@TTOONKA - Think about what you are saying about RAID10 with caching. Data goes from the O/S through the h/w and into the cache on the active PERC, if that PERC were to fail with data in the cache it would be lost forever. Doesn't matter if you have RAID10 or RAID1, the data is not on the disk, it still in the cache that failed.
I can total understand the issue and why Dell have decided to switch off write cache, what they need to do is work out a way of the 2nd PERC card being also on-line and getting the same data as the active card constantly. That way if the active one fails, the backup one continues. However I would imagine this will be extremely difficult to do, it would require the 2 card to be in constant communication to know how much of the 1Mb cache has already been written and where its got to...
In the meantime, I will test my performance with RAI5, if its not good enough I will have to look at following the detailed post above and disable the spare PERC in the CMC, only re-enabling it if the primary fails. That way I can have write caching enabled
I presume this problem is only with write caching and that read-caching can be on?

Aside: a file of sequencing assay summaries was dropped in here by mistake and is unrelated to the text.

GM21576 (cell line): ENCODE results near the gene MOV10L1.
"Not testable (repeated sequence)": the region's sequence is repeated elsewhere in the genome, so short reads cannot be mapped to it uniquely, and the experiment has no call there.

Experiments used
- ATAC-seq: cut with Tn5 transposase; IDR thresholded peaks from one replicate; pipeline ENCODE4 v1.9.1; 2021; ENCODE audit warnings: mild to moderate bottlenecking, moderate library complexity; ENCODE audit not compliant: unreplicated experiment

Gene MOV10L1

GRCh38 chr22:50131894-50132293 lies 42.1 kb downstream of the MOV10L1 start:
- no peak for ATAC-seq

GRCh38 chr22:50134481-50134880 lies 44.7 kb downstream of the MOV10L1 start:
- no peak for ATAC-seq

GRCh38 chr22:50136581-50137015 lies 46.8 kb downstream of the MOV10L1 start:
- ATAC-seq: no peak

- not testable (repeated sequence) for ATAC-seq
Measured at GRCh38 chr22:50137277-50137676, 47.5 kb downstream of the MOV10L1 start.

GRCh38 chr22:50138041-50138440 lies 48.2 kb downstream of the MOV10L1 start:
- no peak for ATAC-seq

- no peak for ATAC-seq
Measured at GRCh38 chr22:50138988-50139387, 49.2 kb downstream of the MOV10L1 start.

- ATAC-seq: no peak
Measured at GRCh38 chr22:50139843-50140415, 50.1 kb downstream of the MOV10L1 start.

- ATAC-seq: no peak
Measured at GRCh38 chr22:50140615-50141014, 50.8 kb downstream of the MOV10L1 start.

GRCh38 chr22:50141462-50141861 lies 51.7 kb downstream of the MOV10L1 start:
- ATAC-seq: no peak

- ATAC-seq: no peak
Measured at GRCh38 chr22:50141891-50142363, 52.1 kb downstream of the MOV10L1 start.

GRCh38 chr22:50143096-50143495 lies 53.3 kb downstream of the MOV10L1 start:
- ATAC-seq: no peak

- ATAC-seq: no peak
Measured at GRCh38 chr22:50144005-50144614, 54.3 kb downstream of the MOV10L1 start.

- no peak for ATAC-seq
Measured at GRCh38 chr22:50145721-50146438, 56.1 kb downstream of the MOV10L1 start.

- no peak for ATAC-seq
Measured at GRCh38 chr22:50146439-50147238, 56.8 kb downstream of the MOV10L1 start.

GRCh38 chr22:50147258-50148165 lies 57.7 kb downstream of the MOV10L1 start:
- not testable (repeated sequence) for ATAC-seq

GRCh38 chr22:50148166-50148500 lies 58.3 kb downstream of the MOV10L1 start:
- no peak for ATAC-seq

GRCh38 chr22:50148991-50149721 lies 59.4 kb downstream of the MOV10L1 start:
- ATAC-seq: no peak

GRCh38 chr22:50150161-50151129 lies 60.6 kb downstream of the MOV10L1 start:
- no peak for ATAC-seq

@BLUE407, thanks for jumping into the discussion, but you misunderstood me.
I was talking about havin enabled disk cache (not PER8 controller cache) to improve writing speed if used controller configuration is Fault Tolerance > Active/Passive controller.
Means if one active PERC8 controller dies, simultaneously system switch to passive PERC8 which become Active one, no data lost.
To avoid data lost when we have disk cache enabled I believe is enought to use RAID 10, where writes are going at the same time to two different disks (probability that two disks dies at the same time is close to zero).
This was my thought and the space for a discussion.
In general, Dell needs to work on this topic and mirror controller cache to passive controller if they would allow enable it (which is not the case today with Active/Passive configuration).
Fixes & Enhancements
- Fixed an issue in which Virtual Disks may become inaccessible when migrated to another Power Edge VRTX.
- Fixed an issue in which Virtual Disk to blade server mapping may be deleted after a failover.
- Fixed an issue in which a cable failure in large configurations could cause the Shared PERC8 to fault.
- Fixed an issue in which a redundant VD may be unable to use the "Copy Back" feature after disabling the second Shared PERC8
- Fixed an issue in which I/O traffic wasn't always sent using the "Fast Path" feature.
- Improved Battery Back Up (BBU) messaging in the storage controller logs.
- Fixed an issue in which the rebuild of a redundant virtual disk starts over after a controller failover.
- VDs can now be configured with write back caching in dual Shared PERC8 configurations
- Increased hard drive predictive failure polling interval to 5 minutes.
- Firmware TTY logs persist across controller and chassis resets.
I will implement the new firmware and test it right away.
Please let us know if it works for you. I just found this today, as well, and I have a customer that is having random disconnect issues with their vSphere VMs running in a dual Shared PERC config.
Thanks for being the guinea pig!!